Microsoft Corp.s MSN division has a lot on its plate.
The MSN team, like all Microsoft product units, works simultaneously on different versions of its services. The developers working on the next release of MSN, due out in early 2004, are falling a bit behind schedule. Meanwhile, the ones working on a release of MSN designed to be part of the "Longhorn" wave of products due in 2006, are pushing full-steam ahead.
Microsoft announced earlier this summer that it planned to introduce two flavors of MSN 9: MSN Premium and MSN Plus. Microsoft said in August to expect MSN Premium to go live "this winter," and MSN Plus to debut somewhat earlier, before the end of calendar 2003.
MSN execs recently told PCMag.com that MSN Premium will debut on Jan. 8, 2004, which still falls within the "winter" timeframe. But execs confirmed to Microsoft Watch that MSN Plus is not going to ship until some time in the first quarter of 2004. The execs declined to pin a firm date on when MSN Plus will go live.
MSN Premium will include photo- and calendar-sharing services; more parental control features; and a pop-up guard to allow users to control how they receive ads. Microsoft also plans to provide extra storage (25 MB worth) and support for up to 10 e-mail accounts to MSN Premium subscribers. MSN Premium will cost $9.95 for users who want to run the service on top of their existing broadband; or between $39.95 and $49.95 for those who want to obtain the service plus broadband from a Microsoft ISP partner, according to the company.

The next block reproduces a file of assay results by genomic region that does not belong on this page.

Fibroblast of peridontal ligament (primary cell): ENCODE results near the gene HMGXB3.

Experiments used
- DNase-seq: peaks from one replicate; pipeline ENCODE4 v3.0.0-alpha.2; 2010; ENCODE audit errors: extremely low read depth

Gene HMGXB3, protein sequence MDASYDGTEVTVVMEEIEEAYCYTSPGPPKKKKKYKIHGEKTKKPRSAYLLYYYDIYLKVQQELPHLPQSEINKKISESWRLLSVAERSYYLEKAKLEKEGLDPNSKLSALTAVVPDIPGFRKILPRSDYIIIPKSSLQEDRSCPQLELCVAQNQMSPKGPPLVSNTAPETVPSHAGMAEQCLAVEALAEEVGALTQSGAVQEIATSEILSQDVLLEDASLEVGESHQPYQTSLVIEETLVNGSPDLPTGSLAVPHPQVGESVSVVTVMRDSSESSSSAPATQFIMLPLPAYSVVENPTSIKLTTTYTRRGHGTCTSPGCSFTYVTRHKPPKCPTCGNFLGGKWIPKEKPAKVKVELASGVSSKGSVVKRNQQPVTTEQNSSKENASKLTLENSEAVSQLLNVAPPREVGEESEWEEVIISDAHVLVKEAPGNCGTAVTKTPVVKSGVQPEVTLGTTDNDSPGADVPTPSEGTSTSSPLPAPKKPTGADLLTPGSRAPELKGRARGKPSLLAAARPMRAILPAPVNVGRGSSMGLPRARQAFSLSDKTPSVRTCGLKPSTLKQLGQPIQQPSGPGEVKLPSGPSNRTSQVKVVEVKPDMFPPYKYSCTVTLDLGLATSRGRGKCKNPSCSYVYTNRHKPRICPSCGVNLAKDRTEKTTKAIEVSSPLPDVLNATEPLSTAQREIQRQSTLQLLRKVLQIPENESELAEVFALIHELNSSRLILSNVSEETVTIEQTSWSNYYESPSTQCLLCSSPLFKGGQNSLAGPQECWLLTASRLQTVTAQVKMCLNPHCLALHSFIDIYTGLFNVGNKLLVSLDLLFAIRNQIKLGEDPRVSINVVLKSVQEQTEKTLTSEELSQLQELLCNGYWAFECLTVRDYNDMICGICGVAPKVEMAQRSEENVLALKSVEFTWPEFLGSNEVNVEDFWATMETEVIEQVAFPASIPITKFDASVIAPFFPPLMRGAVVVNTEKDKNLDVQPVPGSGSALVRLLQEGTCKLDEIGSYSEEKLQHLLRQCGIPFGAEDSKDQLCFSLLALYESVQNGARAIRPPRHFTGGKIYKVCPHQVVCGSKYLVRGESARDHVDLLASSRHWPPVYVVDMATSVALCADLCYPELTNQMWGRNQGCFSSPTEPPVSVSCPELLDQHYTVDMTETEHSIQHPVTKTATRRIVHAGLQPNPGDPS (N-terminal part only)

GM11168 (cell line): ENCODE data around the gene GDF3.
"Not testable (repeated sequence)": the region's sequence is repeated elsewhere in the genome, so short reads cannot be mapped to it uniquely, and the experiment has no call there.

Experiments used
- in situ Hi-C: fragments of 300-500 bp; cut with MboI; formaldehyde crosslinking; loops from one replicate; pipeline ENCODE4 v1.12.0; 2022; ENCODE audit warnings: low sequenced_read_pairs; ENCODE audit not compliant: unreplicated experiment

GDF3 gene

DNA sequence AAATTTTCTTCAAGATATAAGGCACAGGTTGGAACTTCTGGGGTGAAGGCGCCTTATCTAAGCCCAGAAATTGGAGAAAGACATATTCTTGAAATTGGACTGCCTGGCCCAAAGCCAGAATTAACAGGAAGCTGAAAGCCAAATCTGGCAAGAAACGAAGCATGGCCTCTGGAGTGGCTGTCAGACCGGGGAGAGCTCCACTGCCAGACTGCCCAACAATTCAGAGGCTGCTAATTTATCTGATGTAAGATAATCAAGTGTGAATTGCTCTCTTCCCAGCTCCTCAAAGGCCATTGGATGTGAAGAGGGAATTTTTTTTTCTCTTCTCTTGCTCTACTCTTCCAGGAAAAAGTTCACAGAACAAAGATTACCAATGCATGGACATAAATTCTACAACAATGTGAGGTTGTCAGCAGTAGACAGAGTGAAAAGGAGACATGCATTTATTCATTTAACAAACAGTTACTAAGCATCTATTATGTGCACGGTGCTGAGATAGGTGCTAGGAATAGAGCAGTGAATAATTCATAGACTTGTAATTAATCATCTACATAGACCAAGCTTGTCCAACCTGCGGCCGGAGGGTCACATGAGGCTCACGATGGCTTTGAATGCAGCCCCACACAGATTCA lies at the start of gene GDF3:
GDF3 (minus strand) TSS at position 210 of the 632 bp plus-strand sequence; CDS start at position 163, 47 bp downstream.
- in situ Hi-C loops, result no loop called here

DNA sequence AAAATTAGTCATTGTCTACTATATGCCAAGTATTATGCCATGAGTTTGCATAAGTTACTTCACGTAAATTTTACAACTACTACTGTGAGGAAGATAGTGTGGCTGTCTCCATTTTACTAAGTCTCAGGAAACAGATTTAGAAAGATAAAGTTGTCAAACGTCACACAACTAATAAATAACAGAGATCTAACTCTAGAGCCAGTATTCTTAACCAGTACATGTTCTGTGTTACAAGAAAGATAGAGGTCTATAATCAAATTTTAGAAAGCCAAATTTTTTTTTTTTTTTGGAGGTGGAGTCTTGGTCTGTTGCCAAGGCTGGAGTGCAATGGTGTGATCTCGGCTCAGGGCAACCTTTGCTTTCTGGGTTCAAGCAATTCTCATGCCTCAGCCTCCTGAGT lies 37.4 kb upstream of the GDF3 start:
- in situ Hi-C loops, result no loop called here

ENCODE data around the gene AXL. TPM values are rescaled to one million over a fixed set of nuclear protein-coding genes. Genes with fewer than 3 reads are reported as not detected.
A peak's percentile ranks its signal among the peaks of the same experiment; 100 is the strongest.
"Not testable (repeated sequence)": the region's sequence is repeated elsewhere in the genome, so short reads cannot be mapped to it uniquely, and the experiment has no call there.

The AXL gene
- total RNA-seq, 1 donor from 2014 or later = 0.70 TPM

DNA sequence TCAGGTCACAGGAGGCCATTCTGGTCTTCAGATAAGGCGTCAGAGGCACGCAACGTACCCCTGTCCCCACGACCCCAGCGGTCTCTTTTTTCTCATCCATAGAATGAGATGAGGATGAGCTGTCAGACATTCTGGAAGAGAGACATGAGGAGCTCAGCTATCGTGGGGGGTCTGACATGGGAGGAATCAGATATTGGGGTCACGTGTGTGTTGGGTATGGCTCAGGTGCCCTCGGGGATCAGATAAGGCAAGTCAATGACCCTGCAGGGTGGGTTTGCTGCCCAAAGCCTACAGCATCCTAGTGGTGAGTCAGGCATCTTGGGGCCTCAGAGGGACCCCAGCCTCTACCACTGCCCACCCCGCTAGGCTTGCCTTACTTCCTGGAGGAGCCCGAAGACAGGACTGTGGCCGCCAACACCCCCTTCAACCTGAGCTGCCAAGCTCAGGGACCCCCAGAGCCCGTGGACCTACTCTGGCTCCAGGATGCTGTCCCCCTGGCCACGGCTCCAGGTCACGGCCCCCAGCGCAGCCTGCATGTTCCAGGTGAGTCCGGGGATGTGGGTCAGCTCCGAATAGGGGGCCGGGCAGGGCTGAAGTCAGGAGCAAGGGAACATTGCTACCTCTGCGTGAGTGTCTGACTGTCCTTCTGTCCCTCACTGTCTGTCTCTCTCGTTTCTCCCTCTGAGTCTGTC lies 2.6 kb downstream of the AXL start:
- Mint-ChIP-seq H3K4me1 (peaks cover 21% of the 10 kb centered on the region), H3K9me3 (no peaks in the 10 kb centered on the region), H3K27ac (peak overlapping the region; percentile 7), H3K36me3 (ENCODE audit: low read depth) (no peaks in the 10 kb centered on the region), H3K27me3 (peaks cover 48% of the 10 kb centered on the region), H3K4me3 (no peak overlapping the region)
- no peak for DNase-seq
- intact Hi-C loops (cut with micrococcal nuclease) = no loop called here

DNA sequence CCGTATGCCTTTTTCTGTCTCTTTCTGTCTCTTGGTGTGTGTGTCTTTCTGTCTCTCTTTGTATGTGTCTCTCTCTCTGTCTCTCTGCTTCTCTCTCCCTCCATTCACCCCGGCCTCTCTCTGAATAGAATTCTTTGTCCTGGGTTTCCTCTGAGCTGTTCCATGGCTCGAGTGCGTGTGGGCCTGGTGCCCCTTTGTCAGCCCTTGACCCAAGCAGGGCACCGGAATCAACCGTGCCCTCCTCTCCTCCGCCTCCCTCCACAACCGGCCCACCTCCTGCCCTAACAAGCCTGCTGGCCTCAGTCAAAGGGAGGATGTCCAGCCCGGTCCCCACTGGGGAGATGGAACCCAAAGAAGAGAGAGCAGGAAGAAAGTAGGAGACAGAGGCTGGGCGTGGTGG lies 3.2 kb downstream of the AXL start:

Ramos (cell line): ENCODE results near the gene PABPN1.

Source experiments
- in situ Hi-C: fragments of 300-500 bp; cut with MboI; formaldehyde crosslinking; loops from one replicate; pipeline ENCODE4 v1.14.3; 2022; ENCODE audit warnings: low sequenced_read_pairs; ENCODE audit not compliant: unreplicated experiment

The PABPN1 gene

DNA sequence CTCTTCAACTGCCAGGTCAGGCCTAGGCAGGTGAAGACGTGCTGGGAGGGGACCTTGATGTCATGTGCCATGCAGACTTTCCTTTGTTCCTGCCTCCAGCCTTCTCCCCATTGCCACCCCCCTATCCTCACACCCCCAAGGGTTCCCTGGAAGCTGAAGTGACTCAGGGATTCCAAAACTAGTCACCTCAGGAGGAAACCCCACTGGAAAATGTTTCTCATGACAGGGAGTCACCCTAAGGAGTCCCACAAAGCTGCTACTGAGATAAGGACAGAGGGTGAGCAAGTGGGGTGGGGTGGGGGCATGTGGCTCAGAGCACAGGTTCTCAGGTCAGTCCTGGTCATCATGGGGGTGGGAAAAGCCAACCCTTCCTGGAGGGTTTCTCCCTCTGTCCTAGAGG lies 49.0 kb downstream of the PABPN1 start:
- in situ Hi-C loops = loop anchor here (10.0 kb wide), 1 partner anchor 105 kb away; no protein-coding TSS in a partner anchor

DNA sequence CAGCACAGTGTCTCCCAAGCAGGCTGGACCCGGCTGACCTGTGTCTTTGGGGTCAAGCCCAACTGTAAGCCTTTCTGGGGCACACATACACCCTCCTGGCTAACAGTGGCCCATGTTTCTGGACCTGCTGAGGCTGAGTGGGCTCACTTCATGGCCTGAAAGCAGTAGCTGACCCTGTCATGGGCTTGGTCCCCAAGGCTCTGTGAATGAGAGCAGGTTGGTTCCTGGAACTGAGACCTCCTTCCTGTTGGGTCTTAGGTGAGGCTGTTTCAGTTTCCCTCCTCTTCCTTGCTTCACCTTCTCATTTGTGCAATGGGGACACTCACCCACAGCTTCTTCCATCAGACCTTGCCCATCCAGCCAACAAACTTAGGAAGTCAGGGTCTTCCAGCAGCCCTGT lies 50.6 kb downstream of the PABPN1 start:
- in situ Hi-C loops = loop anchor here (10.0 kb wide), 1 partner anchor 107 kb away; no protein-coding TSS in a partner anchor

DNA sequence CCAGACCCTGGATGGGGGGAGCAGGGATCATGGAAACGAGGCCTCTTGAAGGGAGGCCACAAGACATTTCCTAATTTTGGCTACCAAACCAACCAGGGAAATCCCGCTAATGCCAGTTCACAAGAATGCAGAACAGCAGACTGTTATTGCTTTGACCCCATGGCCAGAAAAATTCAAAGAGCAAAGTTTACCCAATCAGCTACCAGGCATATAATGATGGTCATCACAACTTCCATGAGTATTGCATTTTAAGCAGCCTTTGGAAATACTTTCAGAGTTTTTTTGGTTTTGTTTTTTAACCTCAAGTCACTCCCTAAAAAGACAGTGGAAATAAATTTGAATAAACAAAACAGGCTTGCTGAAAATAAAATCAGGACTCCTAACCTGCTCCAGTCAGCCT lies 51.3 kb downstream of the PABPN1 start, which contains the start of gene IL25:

Microsoft has been less forthcoming about MSN Plus, other than to say it will be a stripped-down version of Premium. It is expected to include solely core e-mail, browsing and communications features. The fourth beta of MSN Plus went out to testers in late October, according to BetaNews.com. MSN officials have declined to talk about MSN Plus expected price.
Longhorn Live on the Way
MSN Premium and Plus arent the only versions of MSN in the works, however.
The MSN team is developing a release of the service that will be one of the many Microsoft products timed to be part of the Longhorn wave. The MSN 2006 service — currently code named "Longhorn Live" — will look and feel a lot more like Xbox Live than the current MSN generation, according to sources close to the company.
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